Sue Murphy: [00:10:24] It is extremely stressful when you’re a person that goes into something to say, I want to help people. You know, I want to help homeless folks find housing in the community and stabilize their lives. And you’re the one that’s on, you know, on point to try and do that for folks. And sometimes you can and sometimes you can’t.
Isabelle Barbour: [00:10:46] Robin became more and more committed to never having this happen again.
Robin Vilchez: [00:10:51] What it ended up causing me to do is really hone in on like, okay, Claire, what are we as an agency, what are we doing? How do we do this? How do. How does this not happen to the clients that come through our door? And so it kind of morphed into me really advocating for clients that are homeless and being on different homeless committee. You know, I’ve been on the Connecticut Eastern CAN committee and I’m still fighting for the some kind of reform when it comes down to homeless people.
[00:11:26] Landlords are jacking these. See, I’m going to get excited here, but these landlords are jacking these, you know, these prices up and people their money’s not going up, but their rent is going up. Food is going up. Electricity is going up. And they fall short or they’re running behind because they’re trying to rob Peter to pay Paul. And then now they’re a month behind and they’re in the process of being homeless. But when we call 211, they have to be 14 days within being homeless. Or homeless. Call me when you’re. Call me when you’re 14 days instead of being preventative. Call me when you’re 14 days. We call when 14 days happen. Oh, call me when you’re really out on the street. This is where why sit at the table and to hear other agencies say, well, we know this person. Because. This person was in your your homeless shelter two years ago and you’re telling me they’re back here again? So what did we miss? So I will be sitting down with some key people because I believe when you’re homeless and the moment you become homeless and you go into a shelter or you go into a place, it starts the clock starts ticking right there, especially when you have a family.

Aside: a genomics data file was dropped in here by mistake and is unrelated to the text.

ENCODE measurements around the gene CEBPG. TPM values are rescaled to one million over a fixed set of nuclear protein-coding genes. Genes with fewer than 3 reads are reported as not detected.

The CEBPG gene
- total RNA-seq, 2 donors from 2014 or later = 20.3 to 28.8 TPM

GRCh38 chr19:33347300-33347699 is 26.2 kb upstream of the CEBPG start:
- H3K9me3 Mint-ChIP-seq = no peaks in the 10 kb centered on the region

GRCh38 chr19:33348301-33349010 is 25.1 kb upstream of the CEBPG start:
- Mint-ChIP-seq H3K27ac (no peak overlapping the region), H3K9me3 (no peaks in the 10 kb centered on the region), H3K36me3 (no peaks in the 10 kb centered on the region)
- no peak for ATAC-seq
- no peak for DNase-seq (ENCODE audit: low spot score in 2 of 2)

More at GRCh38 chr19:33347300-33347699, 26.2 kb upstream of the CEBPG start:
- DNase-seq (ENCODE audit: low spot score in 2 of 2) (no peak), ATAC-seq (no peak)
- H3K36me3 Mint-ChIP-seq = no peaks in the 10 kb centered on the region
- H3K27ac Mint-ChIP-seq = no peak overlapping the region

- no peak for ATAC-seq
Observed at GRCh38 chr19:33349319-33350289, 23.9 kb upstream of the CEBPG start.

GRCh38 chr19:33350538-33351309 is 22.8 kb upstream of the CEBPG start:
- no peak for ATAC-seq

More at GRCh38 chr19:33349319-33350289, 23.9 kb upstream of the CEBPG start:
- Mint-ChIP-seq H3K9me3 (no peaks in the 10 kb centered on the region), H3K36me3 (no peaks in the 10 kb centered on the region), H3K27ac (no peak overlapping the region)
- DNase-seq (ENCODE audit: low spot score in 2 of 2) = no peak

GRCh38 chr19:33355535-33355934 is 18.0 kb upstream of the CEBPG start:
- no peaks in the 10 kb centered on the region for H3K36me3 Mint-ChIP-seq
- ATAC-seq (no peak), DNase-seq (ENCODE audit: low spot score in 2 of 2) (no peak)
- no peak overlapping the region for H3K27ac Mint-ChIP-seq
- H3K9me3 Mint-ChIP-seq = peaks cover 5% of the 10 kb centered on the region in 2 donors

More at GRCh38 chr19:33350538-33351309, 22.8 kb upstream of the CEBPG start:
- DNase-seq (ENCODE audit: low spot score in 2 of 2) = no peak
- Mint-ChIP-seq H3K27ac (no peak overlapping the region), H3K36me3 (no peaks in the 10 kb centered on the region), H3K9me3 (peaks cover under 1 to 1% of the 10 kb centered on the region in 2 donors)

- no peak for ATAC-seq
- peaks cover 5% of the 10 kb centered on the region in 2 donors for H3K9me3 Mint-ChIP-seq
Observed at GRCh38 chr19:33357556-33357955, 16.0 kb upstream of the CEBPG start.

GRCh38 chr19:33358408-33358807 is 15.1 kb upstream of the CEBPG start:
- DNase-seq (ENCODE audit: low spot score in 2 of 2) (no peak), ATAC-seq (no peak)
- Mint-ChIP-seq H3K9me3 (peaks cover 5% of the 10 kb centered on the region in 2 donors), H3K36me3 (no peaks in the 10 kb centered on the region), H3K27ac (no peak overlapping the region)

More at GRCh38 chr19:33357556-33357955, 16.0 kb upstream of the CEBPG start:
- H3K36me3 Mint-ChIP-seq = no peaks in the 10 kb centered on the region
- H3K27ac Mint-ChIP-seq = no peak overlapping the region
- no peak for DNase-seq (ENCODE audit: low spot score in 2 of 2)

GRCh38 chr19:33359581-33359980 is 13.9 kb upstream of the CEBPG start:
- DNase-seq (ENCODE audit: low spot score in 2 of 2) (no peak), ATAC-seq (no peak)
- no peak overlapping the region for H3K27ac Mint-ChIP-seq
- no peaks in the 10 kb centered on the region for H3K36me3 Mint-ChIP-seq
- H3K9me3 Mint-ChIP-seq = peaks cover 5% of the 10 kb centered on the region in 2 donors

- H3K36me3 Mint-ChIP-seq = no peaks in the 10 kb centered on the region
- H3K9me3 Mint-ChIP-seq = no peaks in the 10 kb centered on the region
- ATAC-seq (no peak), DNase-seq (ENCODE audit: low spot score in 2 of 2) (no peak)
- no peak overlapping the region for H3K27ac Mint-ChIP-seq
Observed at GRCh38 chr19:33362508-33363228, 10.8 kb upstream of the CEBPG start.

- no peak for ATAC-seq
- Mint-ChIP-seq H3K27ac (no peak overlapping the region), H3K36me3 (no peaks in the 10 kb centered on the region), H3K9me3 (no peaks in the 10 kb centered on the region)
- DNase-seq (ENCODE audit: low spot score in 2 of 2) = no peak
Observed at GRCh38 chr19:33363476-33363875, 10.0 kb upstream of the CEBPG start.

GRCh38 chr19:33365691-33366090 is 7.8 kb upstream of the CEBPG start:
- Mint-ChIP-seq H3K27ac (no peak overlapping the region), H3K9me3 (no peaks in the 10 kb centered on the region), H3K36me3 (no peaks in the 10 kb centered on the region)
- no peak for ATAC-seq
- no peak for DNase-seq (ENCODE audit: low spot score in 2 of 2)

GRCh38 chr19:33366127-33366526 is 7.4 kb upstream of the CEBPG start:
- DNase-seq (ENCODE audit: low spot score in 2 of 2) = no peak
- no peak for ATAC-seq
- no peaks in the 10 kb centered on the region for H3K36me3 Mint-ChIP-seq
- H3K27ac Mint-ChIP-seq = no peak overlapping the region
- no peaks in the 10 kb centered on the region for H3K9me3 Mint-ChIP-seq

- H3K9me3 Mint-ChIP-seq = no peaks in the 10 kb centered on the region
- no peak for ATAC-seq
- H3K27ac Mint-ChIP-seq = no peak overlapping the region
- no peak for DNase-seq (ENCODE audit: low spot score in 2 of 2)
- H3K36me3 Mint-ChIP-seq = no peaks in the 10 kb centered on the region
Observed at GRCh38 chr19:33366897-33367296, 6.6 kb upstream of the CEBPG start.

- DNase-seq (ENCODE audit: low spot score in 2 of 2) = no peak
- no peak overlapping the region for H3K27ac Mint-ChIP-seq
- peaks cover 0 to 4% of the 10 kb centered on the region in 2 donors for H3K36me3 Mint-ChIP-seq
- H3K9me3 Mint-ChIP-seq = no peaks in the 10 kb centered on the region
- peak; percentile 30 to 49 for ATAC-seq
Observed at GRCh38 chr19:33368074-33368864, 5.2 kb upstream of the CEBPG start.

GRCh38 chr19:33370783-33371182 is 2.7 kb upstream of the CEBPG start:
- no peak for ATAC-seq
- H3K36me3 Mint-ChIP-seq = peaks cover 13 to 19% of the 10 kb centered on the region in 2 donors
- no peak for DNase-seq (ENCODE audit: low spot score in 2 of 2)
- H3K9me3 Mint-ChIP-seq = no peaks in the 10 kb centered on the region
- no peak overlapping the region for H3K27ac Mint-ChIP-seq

Sue Murphy: [00:12:52] You know, there in communities where people are continually talking to each other, understanding what one agency and this various agencies are doing and helping each other out and looking for opportunities to collaborate. Services run better than they run in communities where this doesn’t happen.
Isabelle Barbour: [00:13:17] Another issue that comes up that’s really, really challenging is the issue of folks who don’t have documents and their housing needs. Rosa Hernandez, a family support specialist at Madonna Place, talks about her experiences.
Rosa Hernandez: [00:13:34] My people are undocumented. They don’t have federal funding to help these people. They most of them they don’t have family here. They only have a friend, someone that they knew from their job. So it is most of my family. I have ten right now. I think only two are documented. The eight is undocumented. I have a family that they are living in poor conditions with rats and cockroaches. And for me, the apartment that they have, it was like a garage that the owner make an apartment, but it was full of rats. I can hear the the rats in the walls. The mom is a young woman, 19 years old. The dad is 21. They live with a sister that is 16. So young people, they don’t know about the resources. They think they don’t have any access to anything or they’re not they don’t have rights to do anything, but they have a contract for the rent. She was kind of scared, but then I just there with them. So we do the call with the landlord. They wasn’t that pleasant to talk, so I let them know that I will call public health. And I did. And we have the meeting. They went to the do the visit, they inspect and they made them do the fumigations and all clean the whole apartment. They were scared, thinking that they may lose the place.